Monday, May 14, 2012

Authorities in Mexico have discovered 49 headless and dismembered dead bodies abandoned on the side of a road at the entryway to San Juan, a town located within Cadereyta Jiménez municipality. The bodies, six female and the other 43 male, were discovered by police at approximately 0400 CDT (0900 UTC) yesterday.

Speaking on behalf for security in the state of Nuevo León, Jorge Domene said, “We know from the characteristics that this is the result of violence between criminal gangs,” clarifying that this was not “an attack on the civilian population”. A spray-painted notice that read “100% Zeta,” referring to the Los Zetas drug cartel, was sighted on an archway where the incident occurred and is a sign that killings were linked to a dispute between drug cartels. Domene said the sign is typically a method Los Zetas uses when it takes responsibility.

Adrian de la Garza, a state prosecutor, has commented on the possibility of the individuals being killed as long ago as Friday and in a different location from where the bodies were discovered. He said he is still considering the possibility of those killed being migrants from Central America who intended to travel to the United States.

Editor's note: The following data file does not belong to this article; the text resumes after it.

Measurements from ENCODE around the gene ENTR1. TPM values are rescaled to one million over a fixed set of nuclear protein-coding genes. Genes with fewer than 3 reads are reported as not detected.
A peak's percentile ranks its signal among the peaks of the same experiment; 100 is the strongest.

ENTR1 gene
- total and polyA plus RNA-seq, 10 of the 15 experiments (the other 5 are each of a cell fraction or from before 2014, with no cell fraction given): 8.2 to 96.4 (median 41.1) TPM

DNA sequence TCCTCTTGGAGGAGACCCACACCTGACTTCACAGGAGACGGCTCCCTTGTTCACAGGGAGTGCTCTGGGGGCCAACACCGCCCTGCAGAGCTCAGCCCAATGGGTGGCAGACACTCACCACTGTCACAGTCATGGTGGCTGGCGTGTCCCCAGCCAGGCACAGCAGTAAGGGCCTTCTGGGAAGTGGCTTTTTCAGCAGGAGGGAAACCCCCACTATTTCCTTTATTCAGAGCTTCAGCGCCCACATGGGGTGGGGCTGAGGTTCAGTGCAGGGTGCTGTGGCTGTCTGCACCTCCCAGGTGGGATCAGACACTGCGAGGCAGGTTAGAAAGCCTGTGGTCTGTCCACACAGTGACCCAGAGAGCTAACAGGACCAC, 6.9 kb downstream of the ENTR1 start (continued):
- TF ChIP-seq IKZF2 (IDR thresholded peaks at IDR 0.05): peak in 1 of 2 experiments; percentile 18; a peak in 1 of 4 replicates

Both Domene and de la Garza said identification of the bodies will be difficult because the bodies were found headless and with their extremities removed. The corpses have been referred to the city of Monterrey for DNA profiling.

According to BBC News Online, Los Zetas is in a conflict with the Sinaloa Cartel and Gulf Cartel over drug transportation paths leading towards the United States, with all cartels attempting to gain control of the road paths. The road on which the discovery was made lies between Monterrey in the state of Nuevo León and the city of Reynosa, located close to the Mexico–United States border, in the state of Tamaulipas. National Autonomous University of Mexico security expert Raul Benitez Manaut described the conflict between the cartels as “the most definitive of all the cartel wars”.

On Wednesday, a discovery of a similar nature occurred when eighteen beheaded and mutilated corpses were discovered within two deserted vehicles near the city of Guadalajara. In a separate incident on May 4, 23 corpses were found in the city of Nuevo Laredo, fourteen of which were without heads. Over 47,500 fatalities have been recorded since the commencement of the Mexican Drug War in December 2006.

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Map of Nuevo León within Mexico Image: Yavidaxiu.

Map of Tamaulipas within Mexico Image: Yavidaxiu.

Map of Mexico highlighting the city of Monterrey Image: Mixcoatl.

Map of Mexico highlighting the city of Reynosa Image: Mixcoatl.

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